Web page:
Can Outcome-Base pay work? Can we move from a GD-Logic revenue structure? My take on most of this is that we have trouble leaving go of that GD-Logic or transactional thinking. Sooner, rather than later GD-Logic sales structures will disappear except for commodity based products.

Service Dominant Logic implies that value is co-created and that a higher value will be achieved through the combined efforts of both parties. This is what holds the secret to the success of outcome-based pay. It is the expected higher value, or that performance gap between normal expectation and co-create expectation. I would propose a fair price for the service that would not cause undue burden on either party could be arranged. By doing this, it would leave the gain to be shared and much easier to define. Compensation of the gap could also be determined by the level of responsibility that is assumed in achieving the outcome.

A formula like this provides the supplier a base to feel comfortable going the extra mile. It also provides the customer with commission styled incentives for better performance from the contractor. The purpose for both parties should be creating an innovative and sustainable future together. However, the language of business is money, and the money has to talk.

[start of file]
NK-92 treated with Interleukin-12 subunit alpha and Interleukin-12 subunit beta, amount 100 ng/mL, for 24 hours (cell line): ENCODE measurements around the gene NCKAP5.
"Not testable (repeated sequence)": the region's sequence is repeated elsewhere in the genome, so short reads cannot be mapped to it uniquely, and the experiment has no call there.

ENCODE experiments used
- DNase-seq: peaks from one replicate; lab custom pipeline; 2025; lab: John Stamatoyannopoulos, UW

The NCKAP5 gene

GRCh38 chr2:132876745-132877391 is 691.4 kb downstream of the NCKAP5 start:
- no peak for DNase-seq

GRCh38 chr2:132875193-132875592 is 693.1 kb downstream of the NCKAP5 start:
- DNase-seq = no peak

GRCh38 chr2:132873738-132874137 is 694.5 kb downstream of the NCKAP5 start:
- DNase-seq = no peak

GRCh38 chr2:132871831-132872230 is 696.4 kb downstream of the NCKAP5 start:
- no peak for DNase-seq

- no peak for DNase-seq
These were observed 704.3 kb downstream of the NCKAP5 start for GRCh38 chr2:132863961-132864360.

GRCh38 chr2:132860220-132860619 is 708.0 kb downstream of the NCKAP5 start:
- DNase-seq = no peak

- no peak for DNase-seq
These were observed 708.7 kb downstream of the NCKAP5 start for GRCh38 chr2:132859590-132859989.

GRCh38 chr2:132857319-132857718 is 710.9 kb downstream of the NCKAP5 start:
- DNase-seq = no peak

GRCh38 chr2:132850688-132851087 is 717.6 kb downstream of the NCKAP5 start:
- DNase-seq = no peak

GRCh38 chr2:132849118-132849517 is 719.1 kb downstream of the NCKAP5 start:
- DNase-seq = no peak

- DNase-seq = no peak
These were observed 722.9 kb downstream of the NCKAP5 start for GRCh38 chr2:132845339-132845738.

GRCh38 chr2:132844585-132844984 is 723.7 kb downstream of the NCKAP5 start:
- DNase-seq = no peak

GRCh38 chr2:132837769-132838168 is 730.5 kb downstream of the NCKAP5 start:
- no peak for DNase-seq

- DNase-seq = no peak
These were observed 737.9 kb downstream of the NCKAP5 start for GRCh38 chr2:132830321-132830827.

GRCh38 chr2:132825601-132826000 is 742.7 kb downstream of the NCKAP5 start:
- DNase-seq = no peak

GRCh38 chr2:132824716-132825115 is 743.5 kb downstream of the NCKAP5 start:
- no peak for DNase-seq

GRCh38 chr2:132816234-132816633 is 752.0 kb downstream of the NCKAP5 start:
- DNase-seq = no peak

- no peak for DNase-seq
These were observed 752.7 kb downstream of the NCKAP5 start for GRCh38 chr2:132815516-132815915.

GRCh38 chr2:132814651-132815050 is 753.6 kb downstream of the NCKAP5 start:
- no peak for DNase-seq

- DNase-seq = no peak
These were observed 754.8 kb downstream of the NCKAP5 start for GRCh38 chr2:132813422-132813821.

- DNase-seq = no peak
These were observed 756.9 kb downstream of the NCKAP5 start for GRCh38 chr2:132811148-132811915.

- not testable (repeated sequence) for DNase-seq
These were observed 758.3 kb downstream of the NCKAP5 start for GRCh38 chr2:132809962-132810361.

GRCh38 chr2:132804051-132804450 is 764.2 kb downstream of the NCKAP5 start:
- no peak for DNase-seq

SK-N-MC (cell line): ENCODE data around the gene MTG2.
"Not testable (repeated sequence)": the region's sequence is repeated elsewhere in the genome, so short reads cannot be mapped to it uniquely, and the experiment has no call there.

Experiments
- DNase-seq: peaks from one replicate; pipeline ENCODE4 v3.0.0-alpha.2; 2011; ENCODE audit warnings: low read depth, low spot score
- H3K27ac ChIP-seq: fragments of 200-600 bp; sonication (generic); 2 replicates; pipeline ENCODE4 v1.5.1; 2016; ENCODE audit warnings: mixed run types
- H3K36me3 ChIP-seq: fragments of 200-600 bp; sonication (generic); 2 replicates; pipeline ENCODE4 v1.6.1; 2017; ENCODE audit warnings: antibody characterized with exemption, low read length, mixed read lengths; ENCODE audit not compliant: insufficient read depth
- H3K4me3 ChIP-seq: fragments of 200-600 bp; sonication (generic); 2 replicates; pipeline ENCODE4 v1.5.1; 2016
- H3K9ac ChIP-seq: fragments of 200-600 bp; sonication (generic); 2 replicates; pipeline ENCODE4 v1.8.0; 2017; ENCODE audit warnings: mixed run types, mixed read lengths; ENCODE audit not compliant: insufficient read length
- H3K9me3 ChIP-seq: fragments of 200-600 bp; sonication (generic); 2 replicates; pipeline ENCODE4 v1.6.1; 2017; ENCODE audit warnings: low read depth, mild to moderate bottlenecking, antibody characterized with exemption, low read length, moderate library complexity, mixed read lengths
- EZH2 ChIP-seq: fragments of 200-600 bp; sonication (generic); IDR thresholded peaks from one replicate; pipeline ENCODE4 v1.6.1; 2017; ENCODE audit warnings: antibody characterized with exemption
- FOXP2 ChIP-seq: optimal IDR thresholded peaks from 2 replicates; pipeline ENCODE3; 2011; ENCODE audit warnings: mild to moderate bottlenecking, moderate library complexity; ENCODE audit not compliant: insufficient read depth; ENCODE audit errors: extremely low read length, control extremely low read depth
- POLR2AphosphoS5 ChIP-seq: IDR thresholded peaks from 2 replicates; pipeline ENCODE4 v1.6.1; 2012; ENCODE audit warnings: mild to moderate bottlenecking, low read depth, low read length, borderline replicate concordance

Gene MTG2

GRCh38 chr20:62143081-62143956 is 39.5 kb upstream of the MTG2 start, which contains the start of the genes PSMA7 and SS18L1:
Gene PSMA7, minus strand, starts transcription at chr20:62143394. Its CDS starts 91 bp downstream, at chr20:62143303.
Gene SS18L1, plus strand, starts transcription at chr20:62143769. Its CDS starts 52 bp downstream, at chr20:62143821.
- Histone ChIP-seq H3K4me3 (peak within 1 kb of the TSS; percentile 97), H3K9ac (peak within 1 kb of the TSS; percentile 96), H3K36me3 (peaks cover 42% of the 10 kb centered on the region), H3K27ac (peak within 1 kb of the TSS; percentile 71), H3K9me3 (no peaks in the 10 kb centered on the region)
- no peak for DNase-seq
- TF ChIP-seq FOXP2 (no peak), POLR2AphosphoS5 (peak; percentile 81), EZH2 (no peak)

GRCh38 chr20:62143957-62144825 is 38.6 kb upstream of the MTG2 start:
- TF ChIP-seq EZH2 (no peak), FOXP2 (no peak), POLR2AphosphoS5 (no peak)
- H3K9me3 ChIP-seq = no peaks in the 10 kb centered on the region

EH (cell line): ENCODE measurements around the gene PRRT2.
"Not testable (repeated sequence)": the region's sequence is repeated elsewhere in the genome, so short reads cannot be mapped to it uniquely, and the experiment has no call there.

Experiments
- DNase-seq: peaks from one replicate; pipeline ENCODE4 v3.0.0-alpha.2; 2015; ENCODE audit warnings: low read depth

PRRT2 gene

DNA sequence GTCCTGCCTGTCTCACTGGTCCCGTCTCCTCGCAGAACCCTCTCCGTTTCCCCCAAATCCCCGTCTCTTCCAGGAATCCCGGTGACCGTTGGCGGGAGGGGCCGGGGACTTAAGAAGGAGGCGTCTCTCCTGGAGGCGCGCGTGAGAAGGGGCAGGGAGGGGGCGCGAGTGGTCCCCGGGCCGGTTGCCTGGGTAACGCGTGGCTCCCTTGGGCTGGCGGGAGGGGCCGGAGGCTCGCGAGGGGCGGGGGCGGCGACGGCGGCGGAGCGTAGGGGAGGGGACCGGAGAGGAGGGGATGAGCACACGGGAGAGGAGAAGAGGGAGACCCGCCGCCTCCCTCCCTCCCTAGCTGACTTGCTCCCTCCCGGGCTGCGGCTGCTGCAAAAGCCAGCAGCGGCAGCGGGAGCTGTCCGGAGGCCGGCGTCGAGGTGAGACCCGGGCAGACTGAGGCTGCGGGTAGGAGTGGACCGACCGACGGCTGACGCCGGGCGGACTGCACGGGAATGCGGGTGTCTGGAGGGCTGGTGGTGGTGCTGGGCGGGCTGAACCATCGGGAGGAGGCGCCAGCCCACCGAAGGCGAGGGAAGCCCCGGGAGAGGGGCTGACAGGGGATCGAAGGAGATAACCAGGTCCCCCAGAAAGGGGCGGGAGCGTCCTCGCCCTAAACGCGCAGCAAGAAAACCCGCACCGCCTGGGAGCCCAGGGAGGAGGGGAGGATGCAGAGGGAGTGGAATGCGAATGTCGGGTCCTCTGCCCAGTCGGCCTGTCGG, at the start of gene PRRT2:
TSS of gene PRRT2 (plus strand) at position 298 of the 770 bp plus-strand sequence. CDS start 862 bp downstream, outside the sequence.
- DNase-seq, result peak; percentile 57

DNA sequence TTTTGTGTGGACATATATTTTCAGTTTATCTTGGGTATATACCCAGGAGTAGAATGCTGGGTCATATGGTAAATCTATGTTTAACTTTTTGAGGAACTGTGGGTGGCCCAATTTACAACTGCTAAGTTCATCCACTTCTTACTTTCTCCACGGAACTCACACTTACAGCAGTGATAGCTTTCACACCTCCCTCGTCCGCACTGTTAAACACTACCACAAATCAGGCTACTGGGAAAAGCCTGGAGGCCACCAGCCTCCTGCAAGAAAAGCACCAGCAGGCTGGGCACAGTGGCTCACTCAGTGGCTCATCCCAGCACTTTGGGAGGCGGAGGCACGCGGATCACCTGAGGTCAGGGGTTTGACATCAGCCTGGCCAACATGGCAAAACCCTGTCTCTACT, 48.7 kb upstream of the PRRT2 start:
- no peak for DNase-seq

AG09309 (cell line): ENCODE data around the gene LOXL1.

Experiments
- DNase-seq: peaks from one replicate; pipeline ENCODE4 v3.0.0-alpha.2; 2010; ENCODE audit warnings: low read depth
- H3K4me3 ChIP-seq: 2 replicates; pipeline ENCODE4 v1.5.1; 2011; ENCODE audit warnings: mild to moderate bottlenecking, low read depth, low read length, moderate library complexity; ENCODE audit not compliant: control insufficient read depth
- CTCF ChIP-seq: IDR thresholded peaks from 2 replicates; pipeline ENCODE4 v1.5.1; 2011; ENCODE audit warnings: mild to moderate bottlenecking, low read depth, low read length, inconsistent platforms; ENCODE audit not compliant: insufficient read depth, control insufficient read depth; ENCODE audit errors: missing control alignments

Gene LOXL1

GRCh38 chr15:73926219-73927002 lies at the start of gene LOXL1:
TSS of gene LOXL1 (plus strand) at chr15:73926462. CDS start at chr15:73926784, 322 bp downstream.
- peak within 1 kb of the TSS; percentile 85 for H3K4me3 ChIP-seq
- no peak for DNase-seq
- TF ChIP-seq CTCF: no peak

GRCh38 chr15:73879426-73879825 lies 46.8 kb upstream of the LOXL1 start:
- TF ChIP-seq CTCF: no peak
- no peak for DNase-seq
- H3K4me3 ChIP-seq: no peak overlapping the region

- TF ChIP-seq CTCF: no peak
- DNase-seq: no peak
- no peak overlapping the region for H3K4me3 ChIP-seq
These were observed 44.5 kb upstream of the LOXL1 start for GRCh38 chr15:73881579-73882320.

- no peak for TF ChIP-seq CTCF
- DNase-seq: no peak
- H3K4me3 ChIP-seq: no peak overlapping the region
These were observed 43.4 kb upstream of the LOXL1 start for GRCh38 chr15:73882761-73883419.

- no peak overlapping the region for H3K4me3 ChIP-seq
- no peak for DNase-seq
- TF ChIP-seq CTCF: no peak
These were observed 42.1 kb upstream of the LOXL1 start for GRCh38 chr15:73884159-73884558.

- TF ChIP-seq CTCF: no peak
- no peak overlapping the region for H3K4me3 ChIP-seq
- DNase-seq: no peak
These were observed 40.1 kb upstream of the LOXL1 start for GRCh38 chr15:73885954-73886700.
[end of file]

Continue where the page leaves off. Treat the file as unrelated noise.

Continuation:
P.S. It seems the organizations that are most comfortable with themselves are the most comfortable with outcome-based pay.

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Contrarian or Unique Perspectives? 0

Steve Portigal author of Interviewing Users: How to Uncover Compelling Insights, and founder of  Portigal Consulting.  answered this question from my in past interview: I want to step back for a second, and as a manager, let’s say, I send three people out to interview or just watch the experience. They can come back and give me completely different interpretations. So, how much value can I put in this?